Goofs

When Dorothy awakens back home in Kansas and all is seemingly well again, nobody seems concerned by the fact that, although the Wicked Witch of the West may be no more, Miss Gulch is presumably alive and well, and still in possession of a valid sheriff's order allowing her to have Toto "destroyed." See more »

Quotes

[first lines]
Dorothy: She isn't coming yet, Toto. Did she hurt you? She tried to, didn't she? Come on. We'll go tell Uncle Henry and Auntie Em.
See more »

Crazy Credits

The Oz characters that Frank Morgan, Ray Bolger, Jack Haley, Bert Lahr and Margaret Hamilton play are not actually listed in the cast list at the end; only their Kansas counterparts are. However, Billie Burke (who plays only Glinda the Good Witch) and Pat Walshe, who plays only Nikko, the Head Monkey, *are* listed in the closing credits as having played those characters. See more »

Connections

Referenced in Diary of a Wimpy Kid (2010) See more »

Soundtracks

Follow the Yellow Brick Road
(1939) (uncredited)
Lyrics by E.Y. Harburg
Music by Harold Arlen
Sung by The Debutantes, Billy Bletcher, Pinto Colvig, Delos Jewkes,
Abe Dinovitch, Betty Rome, Carol Tevis, Lois Clements, Zari Elmassian,
, Nick Angelo, Robert Bradford, and Virgil Johanson (dubbing the Munchkins)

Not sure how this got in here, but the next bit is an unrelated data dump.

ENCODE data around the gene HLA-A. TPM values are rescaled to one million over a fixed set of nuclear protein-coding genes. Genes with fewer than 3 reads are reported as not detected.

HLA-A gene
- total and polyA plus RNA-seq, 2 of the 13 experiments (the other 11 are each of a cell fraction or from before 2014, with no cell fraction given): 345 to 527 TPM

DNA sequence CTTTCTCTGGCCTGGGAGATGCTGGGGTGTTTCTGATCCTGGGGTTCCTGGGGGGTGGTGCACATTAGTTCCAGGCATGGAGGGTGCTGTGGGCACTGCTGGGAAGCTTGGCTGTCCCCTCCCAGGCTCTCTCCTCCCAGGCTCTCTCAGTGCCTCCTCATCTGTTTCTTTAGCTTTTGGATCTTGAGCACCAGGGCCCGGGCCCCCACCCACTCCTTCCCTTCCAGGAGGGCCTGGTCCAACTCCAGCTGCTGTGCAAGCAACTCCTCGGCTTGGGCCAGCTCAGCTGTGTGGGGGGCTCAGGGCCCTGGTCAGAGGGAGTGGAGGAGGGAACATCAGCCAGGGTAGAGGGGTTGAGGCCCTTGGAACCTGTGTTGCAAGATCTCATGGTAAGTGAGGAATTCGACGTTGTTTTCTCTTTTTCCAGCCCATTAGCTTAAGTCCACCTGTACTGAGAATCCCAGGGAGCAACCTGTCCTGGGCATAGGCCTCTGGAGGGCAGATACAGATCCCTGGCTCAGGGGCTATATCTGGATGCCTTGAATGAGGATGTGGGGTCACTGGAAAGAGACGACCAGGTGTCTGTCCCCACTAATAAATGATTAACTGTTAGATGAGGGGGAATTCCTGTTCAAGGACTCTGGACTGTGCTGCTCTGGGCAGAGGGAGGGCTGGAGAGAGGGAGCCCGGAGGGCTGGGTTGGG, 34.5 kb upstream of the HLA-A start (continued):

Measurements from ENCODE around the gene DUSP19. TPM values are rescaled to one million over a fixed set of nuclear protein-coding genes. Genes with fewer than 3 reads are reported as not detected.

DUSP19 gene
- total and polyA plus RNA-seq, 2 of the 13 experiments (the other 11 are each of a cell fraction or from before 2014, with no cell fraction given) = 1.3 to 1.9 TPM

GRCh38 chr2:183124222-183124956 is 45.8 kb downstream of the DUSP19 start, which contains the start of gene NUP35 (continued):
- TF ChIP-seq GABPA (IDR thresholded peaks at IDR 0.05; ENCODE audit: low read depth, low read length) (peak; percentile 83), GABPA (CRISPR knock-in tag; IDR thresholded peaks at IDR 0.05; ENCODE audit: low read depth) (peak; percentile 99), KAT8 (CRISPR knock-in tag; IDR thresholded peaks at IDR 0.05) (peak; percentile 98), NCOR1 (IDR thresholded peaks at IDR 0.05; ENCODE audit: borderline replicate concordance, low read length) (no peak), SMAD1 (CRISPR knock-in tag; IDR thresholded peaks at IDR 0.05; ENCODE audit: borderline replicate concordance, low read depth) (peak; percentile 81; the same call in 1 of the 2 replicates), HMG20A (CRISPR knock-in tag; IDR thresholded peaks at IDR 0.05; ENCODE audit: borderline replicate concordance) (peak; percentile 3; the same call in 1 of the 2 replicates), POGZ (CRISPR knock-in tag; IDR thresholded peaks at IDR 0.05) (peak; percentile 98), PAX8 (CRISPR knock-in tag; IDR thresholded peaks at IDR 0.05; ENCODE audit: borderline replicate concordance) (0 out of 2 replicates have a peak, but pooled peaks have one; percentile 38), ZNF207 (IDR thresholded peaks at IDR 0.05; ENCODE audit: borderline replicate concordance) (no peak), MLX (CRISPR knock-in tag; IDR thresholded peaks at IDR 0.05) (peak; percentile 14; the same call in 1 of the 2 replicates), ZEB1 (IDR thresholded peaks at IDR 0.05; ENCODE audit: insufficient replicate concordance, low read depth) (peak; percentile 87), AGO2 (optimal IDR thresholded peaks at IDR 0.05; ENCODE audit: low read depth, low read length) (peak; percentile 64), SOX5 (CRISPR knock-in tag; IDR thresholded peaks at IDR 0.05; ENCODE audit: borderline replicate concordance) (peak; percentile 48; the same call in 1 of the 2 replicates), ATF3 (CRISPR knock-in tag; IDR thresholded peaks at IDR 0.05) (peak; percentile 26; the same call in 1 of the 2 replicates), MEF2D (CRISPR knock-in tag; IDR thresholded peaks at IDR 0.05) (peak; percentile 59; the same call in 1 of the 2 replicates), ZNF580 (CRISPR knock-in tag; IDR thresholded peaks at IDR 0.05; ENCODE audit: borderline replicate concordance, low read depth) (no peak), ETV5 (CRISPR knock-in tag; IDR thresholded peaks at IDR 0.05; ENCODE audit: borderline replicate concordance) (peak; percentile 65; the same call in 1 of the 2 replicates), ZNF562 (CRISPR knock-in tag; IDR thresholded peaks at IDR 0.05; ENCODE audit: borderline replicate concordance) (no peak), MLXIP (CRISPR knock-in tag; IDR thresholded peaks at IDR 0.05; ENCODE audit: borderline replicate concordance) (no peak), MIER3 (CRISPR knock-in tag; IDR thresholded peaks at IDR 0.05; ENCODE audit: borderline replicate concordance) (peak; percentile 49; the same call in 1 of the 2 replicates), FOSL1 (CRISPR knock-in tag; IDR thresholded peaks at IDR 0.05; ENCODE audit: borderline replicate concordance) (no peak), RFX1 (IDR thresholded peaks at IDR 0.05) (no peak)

See more »

Frequently Asked Questions

See more (Spoiler Alert!) »

User Reviews

Will continue to enthrall for generations to come!
7 April 2005 | by (Vancouver, BC, Canada) – See all my reviews

One of the most cherished fantasy films to ever grace the screen, "The Wizard of Oz" stands as a crowning achievement in 1930's film making. The special effects are highly impressive considering the limited technology available at the time, not to mention they are infinitely more endearing than most CGI effects present in today's films. The lavish sets, impeccable costume design, and glowing Technicolor help to create a convincing and enchanting Land of Oz. And though obviously filmed on a soundstage, the sets never seem confining; thanks largely in part to the meticulous backdrop paintings used to add depth to the foreground. The musical numbers are quite lively & catchy -- never slowing the pace of the film -- except perhaps for the Lion singing "King of the Jungle". Judy Garland truly shines in her portrayal of Dorothy, perfectly capturing the wide-eyed innocence of her character. She definitely deserved the special Oscar she was awarded for her performance. Margaret Hamilton as the Wicked Witch of the West, Ray Bolger as the Scarecrow, and Frank Morgan as the Wizard also turn in praiseworthy characterizations. Definitely timeless in every sense of the word, this film is recommended to those of all ages – a 10/10!